What is a green roof?

In recent years there’s been a concerted effort to combat the “urban heat island” effect in larger cities. This is when urban areas end up being much warmer than outlying areas because of increased human activity. One of the ways to bring the air temperature down is by creating “green roofs.”

Green roofs can reduce the surface roof temperature as well as surrounding air by providing shade and insulation. Studies have shown a green roof can reduce the heating of a roof by up to 40 degrees! Other benefits of green roofs include adding more vegetation to usually barren inner cities as well as improved air quality. They can also make for nice little parks or other bucolic scenes for people.

There are two types of planned green roofs: Extensive and Intensive. An extensive green roof tends to be a little less involved with less vegetation with a growing base that is only a few inches deep. The intensive type of green roof has a much deeper growing base (more than five inches in some cases) and needs a lot more maintenance.

Although they both provide some of the same benefits, both kinds of roofs will need some kind of structural support to deal with the added weight. It depends on how far you want to take your green roof. In addition to the weight of the vegetation, water retention will also add a lot of weight.

The anatomy of a green roof

Conventional roofs on a home start with the attic support, then decking, underlayment, and finally roofing materials. An office building has mostly the same construction, although it may use waterproofing membranes of some sort if it has a flat roof. Green roofs need a few more protective layers to be effective and safe.

After the structural roof support, a layer of vapor control is installed over it followed by thermal insulation. This is followed by a roofing membrane support and root repellent to protect the layers beneath. A thick drainage layer for stormwater management is added, although some structures may install scuppers or drains that lead to rain barrels.

On top of the drainage layer, a filter membrane is put in place to help with the drainage system. At this point, both extensive and intensive green roofs are similar. Where they diverge is how much growing medium is placed before the vegetation.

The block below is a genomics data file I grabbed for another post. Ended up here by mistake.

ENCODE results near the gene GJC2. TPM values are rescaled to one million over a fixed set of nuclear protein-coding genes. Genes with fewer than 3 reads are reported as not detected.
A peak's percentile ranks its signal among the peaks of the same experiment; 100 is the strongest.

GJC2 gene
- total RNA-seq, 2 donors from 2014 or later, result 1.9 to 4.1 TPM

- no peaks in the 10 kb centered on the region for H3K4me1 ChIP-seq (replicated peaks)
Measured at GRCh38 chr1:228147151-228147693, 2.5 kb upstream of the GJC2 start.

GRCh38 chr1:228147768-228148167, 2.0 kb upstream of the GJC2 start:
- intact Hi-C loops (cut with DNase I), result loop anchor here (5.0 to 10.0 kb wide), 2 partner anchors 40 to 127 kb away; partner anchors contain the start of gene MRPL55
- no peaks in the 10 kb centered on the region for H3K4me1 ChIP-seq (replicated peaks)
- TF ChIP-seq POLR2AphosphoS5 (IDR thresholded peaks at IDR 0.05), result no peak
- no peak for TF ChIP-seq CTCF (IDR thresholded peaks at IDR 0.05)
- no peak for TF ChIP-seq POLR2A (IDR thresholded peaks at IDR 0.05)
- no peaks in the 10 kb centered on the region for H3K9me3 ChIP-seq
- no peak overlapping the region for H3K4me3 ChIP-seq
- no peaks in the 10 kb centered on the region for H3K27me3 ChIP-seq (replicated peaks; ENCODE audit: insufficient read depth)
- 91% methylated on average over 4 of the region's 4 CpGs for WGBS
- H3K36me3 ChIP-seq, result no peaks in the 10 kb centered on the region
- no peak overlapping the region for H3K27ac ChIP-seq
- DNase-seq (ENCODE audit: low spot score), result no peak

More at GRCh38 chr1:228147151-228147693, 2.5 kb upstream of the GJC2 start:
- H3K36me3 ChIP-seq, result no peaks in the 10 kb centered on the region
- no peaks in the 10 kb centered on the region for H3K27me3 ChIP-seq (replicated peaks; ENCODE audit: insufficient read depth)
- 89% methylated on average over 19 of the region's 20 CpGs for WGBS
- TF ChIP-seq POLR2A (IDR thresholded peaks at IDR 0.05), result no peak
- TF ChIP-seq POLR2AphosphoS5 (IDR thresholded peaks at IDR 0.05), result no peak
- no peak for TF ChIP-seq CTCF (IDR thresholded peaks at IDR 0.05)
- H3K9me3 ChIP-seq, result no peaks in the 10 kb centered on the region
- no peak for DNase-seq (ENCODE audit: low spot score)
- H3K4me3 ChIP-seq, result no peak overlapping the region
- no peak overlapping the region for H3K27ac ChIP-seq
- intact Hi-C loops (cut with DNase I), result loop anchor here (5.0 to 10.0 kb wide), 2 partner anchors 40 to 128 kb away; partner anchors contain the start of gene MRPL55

Unlike normal planting dirt which can compact over time and hurt water retention, aggregates with a little bit of organic material is used. This allows the water to consistently drain and provides constant aeration to aid in plant growth. For larger vegetation, an intensive or semi-intensive roof is needed to provide enough root growth for stability.

A different kind of green

Green roofing may also refer to roofing systems that employ some kind of “green” technology. Solar panels are a popular way to use renewable energy and save money in the long run. Used in residential, commercial, and industrial structures, solar panels are an environmentally friendly way to power your home or a facility.

A “cool” roof refers to using highly reflective materials on your roof that deflect sunlight instead of absorbing it like traditional roofing materials. This helps keep the structure cooler, saving money in heating costs during the summer. However, they also deflect that heat in the winter, negating some of the summer savings.

Not all “green” is good

This does not refer to a roof that’s half covered in moss, although it could play a part in a green roof if proper precautions are taken. Moss, algae, and other kinds of vegetation can do a lot of damage to a traditional roofing system, especially to composite asphalt shingles.

Moss holds water in place instead of letting it run down the roof into a gutter system. Because moss usually grows in the cracks or seams of the shingles, that water can work its way under the shingles and, in some cases, make its way to the decking. A lot of moss can add extra weight to the roof, especially when it’s water-logged.

If done improperly, removing the moss can be detrimental to the roof as well. Using a high-powered pressure washer or aggressive sweeping can remove protective granules and shorten the lifespan of the roofing material. This is not as much of a concern for cement tiles, slate, or metal roofing.

Warner Roofing and Construction has been working with residential and commercial roofing materials for nearly three decades. Whether it’s a traditional sloped roof on a Crafstman style home or a flat roof on a warehouse, we have the experience to install, reroof, and repair most roofing materials.

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